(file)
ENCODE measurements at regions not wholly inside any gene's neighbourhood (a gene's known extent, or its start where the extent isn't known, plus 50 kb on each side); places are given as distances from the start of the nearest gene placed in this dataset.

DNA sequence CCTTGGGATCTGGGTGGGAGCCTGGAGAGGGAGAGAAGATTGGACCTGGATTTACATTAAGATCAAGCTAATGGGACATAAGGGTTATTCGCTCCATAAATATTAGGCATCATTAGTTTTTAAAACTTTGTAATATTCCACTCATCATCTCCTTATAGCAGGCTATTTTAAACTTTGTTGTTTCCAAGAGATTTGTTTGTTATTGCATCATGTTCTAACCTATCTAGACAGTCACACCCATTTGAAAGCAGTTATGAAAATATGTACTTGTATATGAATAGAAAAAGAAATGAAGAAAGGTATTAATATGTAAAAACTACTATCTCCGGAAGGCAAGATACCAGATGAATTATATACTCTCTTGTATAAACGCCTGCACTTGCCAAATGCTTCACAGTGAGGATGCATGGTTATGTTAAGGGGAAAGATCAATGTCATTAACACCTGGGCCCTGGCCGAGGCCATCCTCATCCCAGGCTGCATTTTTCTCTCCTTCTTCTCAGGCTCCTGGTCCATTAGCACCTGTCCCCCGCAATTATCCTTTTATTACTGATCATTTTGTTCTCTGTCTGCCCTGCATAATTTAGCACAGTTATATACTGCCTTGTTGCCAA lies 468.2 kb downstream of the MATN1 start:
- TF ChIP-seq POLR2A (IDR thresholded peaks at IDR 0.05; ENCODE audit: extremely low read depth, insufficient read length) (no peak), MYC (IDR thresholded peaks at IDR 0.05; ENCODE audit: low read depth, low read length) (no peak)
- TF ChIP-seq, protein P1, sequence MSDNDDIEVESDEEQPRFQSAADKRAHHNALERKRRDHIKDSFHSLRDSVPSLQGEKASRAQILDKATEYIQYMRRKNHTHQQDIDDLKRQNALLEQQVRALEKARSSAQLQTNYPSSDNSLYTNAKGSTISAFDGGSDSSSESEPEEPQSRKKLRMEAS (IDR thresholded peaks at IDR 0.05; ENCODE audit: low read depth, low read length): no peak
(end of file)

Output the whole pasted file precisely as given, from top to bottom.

ENCODE measurements at regions not wholly inside any gene's neighbourhood (a gene's known extent, or its start where the extent isn't known, plus 50 kb on each side); places are given as distances from the start of the nearest gene placed in this dataset.

DNA sequence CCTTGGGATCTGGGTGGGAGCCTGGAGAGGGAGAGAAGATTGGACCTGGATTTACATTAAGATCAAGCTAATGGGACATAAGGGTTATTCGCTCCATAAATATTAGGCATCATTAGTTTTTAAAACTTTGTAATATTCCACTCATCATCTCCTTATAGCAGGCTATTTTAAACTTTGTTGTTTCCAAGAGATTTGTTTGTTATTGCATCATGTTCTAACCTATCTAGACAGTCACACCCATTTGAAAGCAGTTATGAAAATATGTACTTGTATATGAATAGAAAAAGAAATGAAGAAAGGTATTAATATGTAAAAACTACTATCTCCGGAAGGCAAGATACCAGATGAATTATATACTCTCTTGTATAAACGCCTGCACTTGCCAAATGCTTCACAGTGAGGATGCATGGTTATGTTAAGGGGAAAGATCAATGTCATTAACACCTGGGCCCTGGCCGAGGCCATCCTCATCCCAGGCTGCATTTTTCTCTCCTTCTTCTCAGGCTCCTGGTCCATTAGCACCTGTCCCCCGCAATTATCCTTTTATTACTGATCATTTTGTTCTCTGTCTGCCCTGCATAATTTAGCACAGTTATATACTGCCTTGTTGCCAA lies 468.2 kb downstream of the MATN1 start:
- TF ChIP-seq POLR2A (IDR thresholded peaks at IDR 0.05; ENCODE audit: extremely low read depth, insufficient read length) (no peak), MYC (IDR thresholded peaks at IDR 0.05; ENCODE audit: low read depth, low read length) (no peak)
- TF ChIP-seq, protein P1, sequence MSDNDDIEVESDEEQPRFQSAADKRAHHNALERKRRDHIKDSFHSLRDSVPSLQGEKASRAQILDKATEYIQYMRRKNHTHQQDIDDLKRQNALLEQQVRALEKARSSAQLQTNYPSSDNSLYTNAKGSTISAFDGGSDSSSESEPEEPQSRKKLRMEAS (IDR thresholded peaks at IDR 0.05; ENCODE audit: low read depth, low read length): no peak